But what about the catalogs, magazines, and advertisements I look forward to receiving every month? Call those companies’ customer service toll-free numbers and request that your name and address be kept on an in-house mailing list only and that it is not to be sold or traded.

Many companies are making this easier to do. How? By putting a box on the order form that you can check to request that your name not be sold or traded.

But what about the mail ads that come to Occupant and Resident?

To reduce weekly packet ads, coupons, and product samples from entering your mailbox, Good Advice Press offers this advice: Write the following companies and request that your address (since your name never appears) be removed from the mailing list. Start with the national companies listed below, as they maintain local mailing lists for coupons, packet ads, etc.

ADVO Inc., List Service Supervisor, 239 West Service Road, Hartford, CT 06120; (203) 520-3200.

Val-Pak Coupons, Address Information Department, 8575 Largo Lakes Drive, Largo, FL 34643; (800) 237-2871 (When writing to Val-Pak, include the address label from the Val-Pak mailing.)

Are there other things you can be doing to avoid being placed on miscellaneous mailing lists?

Warranty cards can be a means of gathering names for direct mail lists. When you purchase a product, you may be covered by the manufacturer’s warranty even if you do not send in the warranty card.

Check with the manufacturer to find out whether you are covered if you just keep your receipt as proof of purchase.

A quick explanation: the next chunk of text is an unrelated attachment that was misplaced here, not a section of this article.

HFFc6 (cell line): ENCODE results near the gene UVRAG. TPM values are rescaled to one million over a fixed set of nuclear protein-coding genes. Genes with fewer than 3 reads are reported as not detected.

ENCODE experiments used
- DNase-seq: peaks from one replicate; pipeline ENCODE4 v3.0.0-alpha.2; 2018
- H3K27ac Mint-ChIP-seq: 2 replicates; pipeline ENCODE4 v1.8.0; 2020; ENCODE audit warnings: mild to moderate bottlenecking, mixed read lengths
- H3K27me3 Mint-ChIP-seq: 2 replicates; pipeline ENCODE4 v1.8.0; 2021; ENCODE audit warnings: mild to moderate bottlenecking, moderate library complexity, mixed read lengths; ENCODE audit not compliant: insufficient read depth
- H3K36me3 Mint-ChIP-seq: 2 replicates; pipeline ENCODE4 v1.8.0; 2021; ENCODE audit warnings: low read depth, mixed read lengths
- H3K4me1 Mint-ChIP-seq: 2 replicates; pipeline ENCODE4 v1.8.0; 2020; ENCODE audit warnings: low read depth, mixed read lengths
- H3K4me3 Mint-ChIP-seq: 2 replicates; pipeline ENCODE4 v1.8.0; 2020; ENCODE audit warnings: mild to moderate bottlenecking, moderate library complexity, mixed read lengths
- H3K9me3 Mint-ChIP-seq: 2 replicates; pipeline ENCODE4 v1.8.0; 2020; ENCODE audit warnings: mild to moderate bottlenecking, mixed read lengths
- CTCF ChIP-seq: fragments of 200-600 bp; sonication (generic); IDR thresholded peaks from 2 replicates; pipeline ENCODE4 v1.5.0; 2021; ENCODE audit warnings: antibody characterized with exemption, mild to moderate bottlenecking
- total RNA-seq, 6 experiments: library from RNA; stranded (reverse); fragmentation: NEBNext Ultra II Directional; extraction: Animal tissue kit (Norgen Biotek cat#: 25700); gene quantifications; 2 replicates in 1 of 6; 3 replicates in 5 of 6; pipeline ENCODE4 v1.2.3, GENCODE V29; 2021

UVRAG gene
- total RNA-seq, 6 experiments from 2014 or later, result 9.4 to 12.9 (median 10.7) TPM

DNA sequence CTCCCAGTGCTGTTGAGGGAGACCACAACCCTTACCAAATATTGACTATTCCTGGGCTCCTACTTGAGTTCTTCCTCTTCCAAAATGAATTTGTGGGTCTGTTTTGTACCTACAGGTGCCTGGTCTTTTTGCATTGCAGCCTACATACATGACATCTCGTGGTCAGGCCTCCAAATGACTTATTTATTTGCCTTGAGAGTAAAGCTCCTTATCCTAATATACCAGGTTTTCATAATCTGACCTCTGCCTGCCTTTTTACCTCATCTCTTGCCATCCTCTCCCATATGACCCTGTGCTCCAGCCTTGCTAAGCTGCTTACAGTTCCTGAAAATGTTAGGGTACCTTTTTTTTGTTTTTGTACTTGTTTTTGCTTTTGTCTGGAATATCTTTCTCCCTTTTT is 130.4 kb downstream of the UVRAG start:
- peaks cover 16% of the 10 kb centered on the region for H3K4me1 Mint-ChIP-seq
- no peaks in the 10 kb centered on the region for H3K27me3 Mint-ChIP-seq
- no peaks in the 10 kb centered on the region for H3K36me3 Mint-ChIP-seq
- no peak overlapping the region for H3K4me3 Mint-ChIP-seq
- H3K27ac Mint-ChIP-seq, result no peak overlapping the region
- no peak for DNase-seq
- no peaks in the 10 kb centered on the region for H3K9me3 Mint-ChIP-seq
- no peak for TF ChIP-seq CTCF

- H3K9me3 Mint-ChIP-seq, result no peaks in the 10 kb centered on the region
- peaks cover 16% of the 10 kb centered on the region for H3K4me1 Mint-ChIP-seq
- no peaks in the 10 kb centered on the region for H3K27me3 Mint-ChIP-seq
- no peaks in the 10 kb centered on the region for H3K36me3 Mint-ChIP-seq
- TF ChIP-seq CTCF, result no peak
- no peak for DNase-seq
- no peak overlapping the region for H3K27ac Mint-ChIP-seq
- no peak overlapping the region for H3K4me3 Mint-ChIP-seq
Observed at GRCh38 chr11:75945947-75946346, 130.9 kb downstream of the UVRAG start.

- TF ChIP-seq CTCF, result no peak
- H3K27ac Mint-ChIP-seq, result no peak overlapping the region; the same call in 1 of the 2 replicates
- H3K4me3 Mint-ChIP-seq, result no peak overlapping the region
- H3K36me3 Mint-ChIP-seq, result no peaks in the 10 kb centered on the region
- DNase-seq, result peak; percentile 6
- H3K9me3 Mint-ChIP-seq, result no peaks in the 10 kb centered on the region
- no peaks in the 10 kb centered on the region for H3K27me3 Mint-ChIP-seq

To remove your name from mailing lists generated from warranty cards, write or call: National Demographics & Lifestyles, Customer Service Department, 1621 18th Street, No. 300 Denver, CO 80202; (800) 525-3533.

This company is a member of the Direct Marketing Association, so if you decide to write the Mail Preference Service, this company would get your request and remove your name from its files.

Credit bureaus may sell your name and address to banks and credit card companies. Write or call the following credit bureaus and ask to be removed from their mail file. The three largest are:

TRW-Target Marketing Services, Consumer Opt Out, 601 TRW Parkway Allen, TX 75002; (800) 353-0809.

Equifax Options, P.O. Box 740123, Atlanta, GA 30374-0123. You must send a written request.

Trans Union Transmark Inc., List Division, 555 West Adams Street, 7th Floor. Chicago, IL 60661; (312) 466-7815.

While some companies now ask permission to market your name - which is a good business practice - you need to let direct mailers know the information you want and don’t want. This step alone will save time, money and our natural resources.

This information will help you reduce junk mail and prevent your name from getting on future mailing lists. And to reduce your junk mail even more, Good Advice Press offers more ideas in a booklet titled “Stop Junk Mail Forever.” Send $3 to request the booklet at Good Advice Press (P.O. Box 78, Elizaville, NY 12523). The booklet offers a wealth of information on stopping junk mail via supermarket scanners, post office forms, motor vehicle bureaus and telephone calls.

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The following fields overflowed: BYLINE = Amy Michelson Washington State Energy Office Sara Busch contributed to the writing of this column.